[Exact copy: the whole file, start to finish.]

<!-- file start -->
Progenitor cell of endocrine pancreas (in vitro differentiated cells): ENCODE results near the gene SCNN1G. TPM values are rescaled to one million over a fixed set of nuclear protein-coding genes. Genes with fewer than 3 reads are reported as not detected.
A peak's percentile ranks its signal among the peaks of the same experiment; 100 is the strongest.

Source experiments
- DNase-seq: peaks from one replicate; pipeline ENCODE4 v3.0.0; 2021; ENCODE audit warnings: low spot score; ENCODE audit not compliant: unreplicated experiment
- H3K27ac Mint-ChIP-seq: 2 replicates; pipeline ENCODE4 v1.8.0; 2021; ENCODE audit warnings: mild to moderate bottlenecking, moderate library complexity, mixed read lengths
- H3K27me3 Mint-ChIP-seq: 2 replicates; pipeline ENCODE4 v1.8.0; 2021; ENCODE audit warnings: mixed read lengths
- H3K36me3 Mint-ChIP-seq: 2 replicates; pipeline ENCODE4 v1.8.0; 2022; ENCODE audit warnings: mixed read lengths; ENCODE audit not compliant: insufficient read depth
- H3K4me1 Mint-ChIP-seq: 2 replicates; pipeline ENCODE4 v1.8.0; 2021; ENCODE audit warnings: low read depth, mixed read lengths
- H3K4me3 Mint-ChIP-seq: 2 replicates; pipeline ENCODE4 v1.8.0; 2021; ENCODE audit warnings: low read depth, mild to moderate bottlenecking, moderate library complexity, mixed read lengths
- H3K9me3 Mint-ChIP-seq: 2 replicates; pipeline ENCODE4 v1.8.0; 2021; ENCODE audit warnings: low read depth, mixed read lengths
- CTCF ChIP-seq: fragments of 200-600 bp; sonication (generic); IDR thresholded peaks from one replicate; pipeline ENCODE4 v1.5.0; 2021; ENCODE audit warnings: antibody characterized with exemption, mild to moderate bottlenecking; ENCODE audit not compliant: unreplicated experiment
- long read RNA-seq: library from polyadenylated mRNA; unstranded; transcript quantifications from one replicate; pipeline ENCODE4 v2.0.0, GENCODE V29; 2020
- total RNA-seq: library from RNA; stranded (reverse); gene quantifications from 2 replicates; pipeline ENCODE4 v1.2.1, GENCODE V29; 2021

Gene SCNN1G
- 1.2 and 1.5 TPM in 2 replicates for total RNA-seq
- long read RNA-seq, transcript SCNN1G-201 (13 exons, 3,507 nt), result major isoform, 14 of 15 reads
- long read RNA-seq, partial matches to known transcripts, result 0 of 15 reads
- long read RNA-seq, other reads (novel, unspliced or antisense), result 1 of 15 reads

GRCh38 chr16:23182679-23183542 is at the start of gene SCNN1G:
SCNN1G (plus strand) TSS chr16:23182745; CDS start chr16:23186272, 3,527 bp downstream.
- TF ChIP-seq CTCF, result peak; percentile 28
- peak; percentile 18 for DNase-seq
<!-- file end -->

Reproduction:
Progenitor cell of endocrine pancreas (in vitro differentiated cells): ENCODE results near the gene SCNN1G. TPM values are rescaled to one million over a fixed set of nuclear protein-coding genes. Genes with fewer than 3 reads are reported as not detected.
A peak's percentile ranks its signal among the peaks of the same experiment; 100 is the strongest.

Source experiments
- DNase-seq: peaks from one replicate; pipeline ENCODE4 v3.0.0; 2021; ENCODE audit warnings: low spot score; ENCODE audit not compliant: unreplicated experiment
- H3K27ac Mint-ChIP-seq: 2 replicates; pipeline ENCODE4 v1.8.0; 2021; ENCODE audit warnings: mild to moderate bottlenecking, moderate library complexity, mixed read lengths
- H3K27me3 Mint-ChIP-seq: 2 replicates; pipeline ENCODE4 v1.8.0; 2021; ENCODE audit warnings: mixed read lengths
- H3K36me3 Mint-ChIP-seq: 2 replicates; pipeline ENCODE4 v1.8.0; 2022; ENCODE audit warnings: mixed read lengths; ENCODE audit not compliant: insufficient read depth
- H3K4me1 Mint-ChIP-seq: 2 replicates; pipeline ENCODE4 v1.8.0; 2021; ENCODE audit warnings: low read depth, mixed read lengths
- H3K4me3 Mint-ChIP-seq: 2 replicates; pipeline ENCODE4 v1.8.0; 2021; ENCODE audit warnings: low read depth, mild to moderate bottlenecking, moderate library complexity, mixed read lengths
- H3K9me3 Mint-ChIP-seq: 2 replicates; pipeline ENCODE4 v1.8.0; 2021; ENCODE audit warnings: low read depth, mixed read lengths
- CTCF ChIP-seq: fragments of 200-600 bp; sonication (generic); IDR thresholded peaks from one replicate; pipeline ENCODE4 v1.5.0; 2021; ENCODE audit warnings: antibody characterized with exemption, mild to moderate bottlenecking; ENCODE audit not compliant: unreplicated experiment
- long read RNA-seq: library from polyadenylated mRNA; unstranded; transcript quantifications from one replicate; pipeline ENCODE4 v2.0.0, GENCODE V29; 2020
- total RNA-seq: library from RNA; stranded (reverse); gene quantifications from 2 replicates; pipeline ENCODE4 v1.2.1, GENCODE V29; 2021

Gene SCNN1G
- 1.2 and 1.5 TPM in 2 replicates for total RNA-seq
- long read RNA-seq, transcript SCNN1G-201 (13 exons, 3,507 nt), result major isoform, 14 of 15 reads
- long read RNA-seq, partial matches to known transcripts, result 0 of 15 reads
- long read RNA-seq, other reads (novel, unspliced or antisense), result 1 of 15 reads

GRCh38 chr16:23182679-23183542 is at the start of gene SCNN1G:
SCNN1G (plus strand) TSS chr16:23182745; CDS start chr16:23186272, 3,527 bp downstream.
- TF ChIP-seq CTCF, result peak; percentile 28
- peak; percentile 18 for DNase-seq